Walmart is where EVERYONE shops. I don’t remember when the one near us was built… I was probably in high school…so maybe 10 years ago? And please keep in mind that this Walmart is NOT in my town. Before that, you had to drive over a half an hour to the nearest Walmart and people did because it was a luxury place to shop!! We have a mall nearby too (again not in my town) and it houses some familiar stores like Bath and Body Works and Sears but it also boasts a department store sized Goodwill, a regional nephrology (it’s your weekly vocabulary word, look it up, I did.) center, Curves and even a business machine rental store….you know, the usual mall stores. I should also add that the parking lot behind the movie theater inside the mall is where the kids from this town hang out. Seriously. They just go park their cars and stand around and talk…I know King’s didn’t sound like much, but I think it’s better than standing around in a parking lot….

….With such amazing places to shop, my hometown is always on the brink of current fashion trends…. For the 1990s. See, what many don’t know is that stores like Sears and JC Penny send clothes from their larger locations (aka Washington, DC) that didn’t sell at retail or sale prices, to small locations (aka my hometown) to attempt to sell at retail again. Basically, our stores are full of reject clothes that other people wouldn’t wear. So, the fashion statements are mind-blowing. Women and men in my town rock the windbreaker pant suit like nobody’s business. There are also some really bitchin hair styles to accommodate the up to date fashion trends… feathered bangs are always in style, right?

We don’t just rely on the mall to tell us what’s in style; people of my hometown have a very strong sense of personal style. Camouflage print is considered a neutral and also acceptable for any occasion. We rock the hunter orange better than any other society; I think it’s due to our coloring and the climate we live in that really makes it pop for us. Additionally, steel toed boots are a fashion must and also prove themselves useful. I think that the trend of jeans with holes in them BEGAN where I’m from, because our clothes get to lookin’ like that naturally…and we also can’t justify buying jeans for $50 with holes in ‘em already! And to round out your NW PA look, pin on your hunting license to your hat or hoodie and your look is complete.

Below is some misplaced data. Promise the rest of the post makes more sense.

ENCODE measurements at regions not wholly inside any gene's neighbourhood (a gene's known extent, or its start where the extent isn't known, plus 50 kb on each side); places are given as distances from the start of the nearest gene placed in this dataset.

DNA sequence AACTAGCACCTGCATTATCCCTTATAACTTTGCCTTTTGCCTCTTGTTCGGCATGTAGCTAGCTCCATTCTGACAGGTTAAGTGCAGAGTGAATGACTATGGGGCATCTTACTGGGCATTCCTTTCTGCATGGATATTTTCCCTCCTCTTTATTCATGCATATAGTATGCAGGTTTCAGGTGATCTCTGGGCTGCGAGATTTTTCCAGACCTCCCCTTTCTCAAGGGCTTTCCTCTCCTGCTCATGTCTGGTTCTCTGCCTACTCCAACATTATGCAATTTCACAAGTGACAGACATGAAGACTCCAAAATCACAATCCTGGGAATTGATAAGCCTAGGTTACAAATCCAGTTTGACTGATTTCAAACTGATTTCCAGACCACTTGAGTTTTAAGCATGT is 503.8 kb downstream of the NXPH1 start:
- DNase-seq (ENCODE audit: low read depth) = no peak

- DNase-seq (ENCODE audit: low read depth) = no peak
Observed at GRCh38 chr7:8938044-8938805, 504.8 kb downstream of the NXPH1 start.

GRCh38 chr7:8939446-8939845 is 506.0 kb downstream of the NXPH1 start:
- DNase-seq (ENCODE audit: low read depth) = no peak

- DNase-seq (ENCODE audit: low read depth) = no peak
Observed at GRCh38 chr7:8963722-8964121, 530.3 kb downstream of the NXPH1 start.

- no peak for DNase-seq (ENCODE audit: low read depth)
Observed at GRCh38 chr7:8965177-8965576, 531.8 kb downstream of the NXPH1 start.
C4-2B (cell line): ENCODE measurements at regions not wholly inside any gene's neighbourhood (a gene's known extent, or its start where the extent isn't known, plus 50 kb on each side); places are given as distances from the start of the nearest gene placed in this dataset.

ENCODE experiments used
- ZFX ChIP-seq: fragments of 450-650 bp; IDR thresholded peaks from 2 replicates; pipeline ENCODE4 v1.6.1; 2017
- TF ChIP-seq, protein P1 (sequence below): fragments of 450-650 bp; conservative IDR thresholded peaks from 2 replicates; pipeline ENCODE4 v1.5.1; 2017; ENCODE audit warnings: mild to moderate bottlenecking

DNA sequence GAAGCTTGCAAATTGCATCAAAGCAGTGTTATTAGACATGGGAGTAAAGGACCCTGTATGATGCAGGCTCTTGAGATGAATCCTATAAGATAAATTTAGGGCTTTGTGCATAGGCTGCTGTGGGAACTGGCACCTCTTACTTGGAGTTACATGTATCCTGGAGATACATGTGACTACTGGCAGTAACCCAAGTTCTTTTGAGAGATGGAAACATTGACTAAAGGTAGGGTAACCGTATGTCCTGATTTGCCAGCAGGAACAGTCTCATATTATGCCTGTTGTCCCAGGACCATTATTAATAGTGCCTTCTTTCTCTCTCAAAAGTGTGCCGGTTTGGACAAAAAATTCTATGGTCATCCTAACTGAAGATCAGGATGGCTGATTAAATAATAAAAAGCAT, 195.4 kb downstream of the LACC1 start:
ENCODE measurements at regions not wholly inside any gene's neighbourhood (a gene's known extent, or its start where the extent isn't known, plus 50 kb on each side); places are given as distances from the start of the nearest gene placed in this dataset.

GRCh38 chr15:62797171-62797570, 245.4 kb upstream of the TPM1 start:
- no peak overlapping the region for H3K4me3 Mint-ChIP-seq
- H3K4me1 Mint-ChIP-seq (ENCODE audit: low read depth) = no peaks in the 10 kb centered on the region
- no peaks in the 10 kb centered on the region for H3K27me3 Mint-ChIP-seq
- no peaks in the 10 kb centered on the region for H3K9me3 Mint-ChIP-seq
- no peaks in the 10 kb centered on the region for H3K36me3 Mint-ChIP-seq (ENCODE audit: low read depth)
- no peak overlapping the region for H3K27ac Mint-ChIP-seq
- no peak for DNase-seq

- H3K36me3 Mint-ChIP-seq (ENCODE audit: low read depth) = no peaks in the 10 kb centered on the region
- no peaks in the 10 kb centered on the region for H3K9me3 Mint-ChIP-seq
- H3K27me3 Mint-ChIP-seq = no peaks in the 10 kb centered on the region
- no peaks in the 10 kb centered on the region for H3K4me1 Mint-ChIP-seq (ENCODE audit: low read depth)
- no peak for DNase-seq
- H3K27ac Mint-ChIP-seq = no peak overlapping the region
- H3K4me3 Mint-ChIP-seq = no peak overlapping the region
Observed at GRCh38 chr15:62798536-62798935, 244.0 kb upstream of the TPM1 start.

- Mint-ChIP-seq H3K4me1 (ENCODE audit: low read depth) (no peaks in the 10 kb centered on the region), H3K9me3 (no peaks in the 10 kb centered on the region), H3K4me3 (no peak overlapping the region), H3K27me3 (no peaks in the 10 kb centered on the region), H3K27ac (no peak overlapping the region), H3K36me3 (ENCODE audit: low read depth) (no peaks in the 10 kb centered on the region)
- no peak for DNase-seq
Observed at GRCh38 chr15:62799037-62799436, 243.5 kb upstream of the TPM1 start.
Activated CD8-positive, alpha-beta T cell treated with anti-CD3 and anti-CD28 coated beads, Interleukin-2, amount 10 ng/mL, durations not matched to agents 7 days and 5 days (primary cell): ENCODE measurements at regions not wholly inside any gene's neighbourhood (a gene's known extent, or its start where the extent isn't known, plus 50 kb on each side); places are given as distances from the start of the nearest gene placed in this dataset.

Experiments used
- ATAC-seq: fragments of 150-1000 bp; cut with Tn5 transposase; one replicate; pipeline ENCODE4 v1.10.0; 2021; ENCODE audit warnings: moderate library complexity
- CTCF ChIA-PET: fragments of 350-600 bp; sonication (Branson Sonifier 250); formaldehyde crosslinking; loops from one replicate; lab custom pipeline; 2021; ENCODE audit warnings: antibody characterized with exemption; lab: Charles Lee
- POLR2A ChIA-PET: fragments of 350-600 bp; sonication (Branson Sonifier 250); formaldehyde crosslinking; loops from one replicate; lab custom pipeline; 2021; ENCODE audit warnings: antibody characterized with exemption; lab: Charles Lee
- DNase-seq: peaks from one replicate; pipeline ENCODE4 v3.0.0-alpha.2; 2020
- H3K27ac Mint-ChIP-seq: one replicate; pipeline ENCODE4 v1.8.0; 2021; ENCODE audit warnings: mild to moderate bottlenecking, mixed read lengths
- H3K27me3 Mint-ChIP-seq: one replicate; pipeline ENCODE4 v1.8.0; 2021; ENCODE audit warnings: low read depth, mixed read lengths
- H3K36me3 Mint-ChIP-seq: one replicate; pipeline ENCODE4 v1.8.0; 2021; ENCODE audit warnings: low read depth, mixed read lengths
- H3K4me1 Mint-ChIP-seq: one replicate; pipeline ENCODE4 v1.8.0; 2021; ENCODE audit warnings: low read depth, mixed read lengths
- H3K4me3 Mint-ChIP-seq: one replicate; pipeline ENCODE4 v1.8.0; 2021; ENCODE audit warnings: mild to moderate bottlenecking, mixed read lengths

I suppose it’s worth saying that we also speak our own language. It’s quite unique and can only be found in a small region of PA. Allow me to translate some common phrases for you:

I also recently got into an argument about the pronunciation of the word “pajamas.” I’ve always said pa-jam (with a short A)- mas and I was told that it ain’t correct. Northern Virginians say pa-jaw-mas (with a long A)….my argument is that is not how it’s sung in the “Bananas in Pajamas” song. (For your reference, I did look this up and both pronunciations are correct)

While my hometown sounds like a strange and weird place to you, I want to conclude my rant with this: I will always call NW PA home and love that I grew up in a small town. Yes, people in a small town know all your business, have some strange fashion trends and are at times indiscernible…BUT these people will smile at you when they walk past you on the sidewalk, they will open doors for you and hurry after you to make sure you get back that $10 bill you just dropped. No community is perfect, but having roots in a town where people care about others,–or at least pretend to because stuff gets around and no one wants to be known as an asshole– is something I’m very proud of….  After all, our license plates used to say “You’ve got a friend in Pennsylvania.”

And if that doesn’t sound good enough for you, there are a multitude of famous people from my side of PA:

Louisa May Alcott (author), Mary Cassatt (painter), Gene Kelly (dancer,actor), Grace Kelly (actress, Princess of Monaco), Jim Kelly (football player), Andrew Mellon (financier), Arnold Palmer (golfer), Henry John Heinz (industrialist), Lynn Swan (football player), Fred “Mr. Rogers” Rogers (actor), Michael Keaton (actor) and Sharon Stone (actress)…..

and my personal favorite PUNCHLINE!!! Please enjoy their tribute to all that is Pennsylvania– Keystoned:

Sincerely,

Jammer